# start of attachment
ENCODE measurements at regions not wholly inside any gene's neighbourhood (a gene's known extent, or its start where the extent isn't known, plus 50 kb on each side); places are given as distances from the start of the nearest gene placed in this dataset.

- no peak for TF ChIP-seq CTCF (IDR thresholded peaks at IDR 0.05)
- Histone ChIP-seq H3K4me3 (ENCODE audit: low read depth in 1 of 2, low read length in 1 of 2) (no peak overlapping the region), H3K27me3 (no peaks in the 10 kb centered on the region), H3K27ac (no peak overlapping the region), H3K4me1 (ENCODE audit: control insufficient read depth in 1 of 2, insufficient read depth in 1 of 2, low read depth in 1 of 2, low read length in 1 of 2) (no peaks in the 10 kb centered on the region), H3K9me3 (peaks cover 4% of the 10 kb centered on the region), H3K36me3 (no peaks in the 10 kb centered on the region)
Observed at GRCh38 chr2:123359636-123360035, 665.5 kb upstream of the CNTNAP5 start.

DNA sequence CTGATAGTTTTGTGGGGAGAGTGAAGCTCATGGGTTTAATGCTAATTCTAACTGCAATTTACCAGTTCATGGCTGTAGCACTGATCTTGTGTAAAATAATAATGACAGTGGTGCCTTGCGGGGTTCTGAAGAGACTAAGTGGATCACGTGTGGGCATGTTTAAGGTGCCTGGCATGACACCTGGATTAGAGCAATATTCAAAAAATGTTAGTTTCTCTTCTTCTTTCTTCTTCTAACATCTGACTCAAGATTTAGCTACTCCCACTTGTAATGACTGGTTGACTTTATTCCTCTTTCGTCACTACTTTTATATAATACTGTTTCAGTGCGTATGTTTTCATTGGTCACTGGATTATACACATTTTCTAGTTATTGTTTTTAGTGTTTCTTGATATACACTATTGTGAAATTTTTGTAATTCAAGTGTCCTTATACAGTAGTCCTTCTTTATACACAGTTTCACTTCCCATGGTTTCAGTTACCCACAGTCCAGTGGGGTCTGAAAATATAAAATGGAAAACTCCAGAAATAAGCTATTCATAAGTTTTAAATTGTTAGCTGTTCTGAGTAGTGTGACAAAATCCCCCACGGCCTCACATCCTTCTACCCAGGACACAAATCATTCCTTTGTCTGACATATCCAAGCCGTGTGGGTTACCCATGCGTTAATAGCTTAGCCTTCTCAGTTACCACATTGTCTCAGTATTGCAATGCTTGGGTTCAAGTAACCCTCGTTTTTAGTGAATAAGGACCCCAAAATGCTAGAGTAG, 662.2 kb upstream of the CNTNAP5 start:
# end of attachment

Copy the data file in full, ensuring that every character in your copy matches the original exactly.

ENCODE measurements at regions not wholly inside any gene's neighbourhood (a gene's known extent, or its start where the extent isn't known, plus 50 kb on each side); places are given as distances from the start of the nearest gene placed in this dataset.

- no peak for TF ChIP-seq CTCF (IDR thresholded peaks at IDR 0.05)
- Histone ChIP-seq H3K4me3 (ENCODE audit: low read depth in 1 of 2, low read length in 1 of 2) (no peak overlapping the region), H3K27me3 (no peaks in the 10 kb centered on the region), H3K27ac (no peak overlapping the region), H3K4me1 (ENCODE audit: control insufficient read depth in 1 of 2, insufficient read depth in 1 of 2, low read depth in 1 of 2, low read length in 1 of 2) (no peaks in the 10 kb centered on the region), H3K9me3 (peaks cover 4% of the 10 kb centered on the region), H3K36me3 (no peaks in the 10 kb centered on the region)
Observed at GRCh38 chr2:123359636-123360035, 665.5 kb upstream of the CNTNAP5 start.

DNA sequence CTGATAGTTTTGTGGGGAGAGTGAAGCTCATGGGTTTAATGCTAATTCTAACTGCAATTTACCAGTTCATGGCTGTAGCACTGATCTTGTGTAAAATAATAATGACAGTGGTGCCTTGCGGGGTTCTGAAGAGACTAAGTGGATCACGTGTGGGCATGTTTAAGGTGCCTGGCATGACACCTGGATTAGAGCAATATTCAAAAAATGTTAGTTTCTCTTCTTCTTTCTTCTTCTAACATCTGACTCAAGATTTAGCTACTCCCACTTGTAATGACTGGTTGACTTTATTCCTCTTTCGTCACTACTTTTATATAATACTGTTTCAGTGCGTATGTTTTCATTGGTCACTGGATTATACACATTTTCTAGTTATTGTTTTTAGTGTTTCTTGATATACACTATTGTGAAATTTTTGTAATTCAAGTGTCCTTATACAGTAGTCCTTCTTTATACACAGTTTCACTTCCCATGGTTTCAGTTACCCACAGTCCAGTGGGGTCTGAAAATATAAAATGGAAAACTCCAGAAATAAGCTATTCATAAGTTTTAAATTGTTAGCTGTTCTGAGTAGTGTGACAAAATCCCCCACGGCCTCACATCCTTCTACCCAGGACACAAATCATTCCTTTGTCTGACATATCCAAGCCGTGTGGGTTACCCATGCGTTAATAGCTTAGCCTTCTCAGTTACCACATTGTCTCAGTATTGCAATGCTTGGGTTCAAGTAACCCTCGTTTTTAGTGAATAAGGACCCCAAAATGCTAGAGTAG, 662.2 kb upstream of the CNTNAP5 start: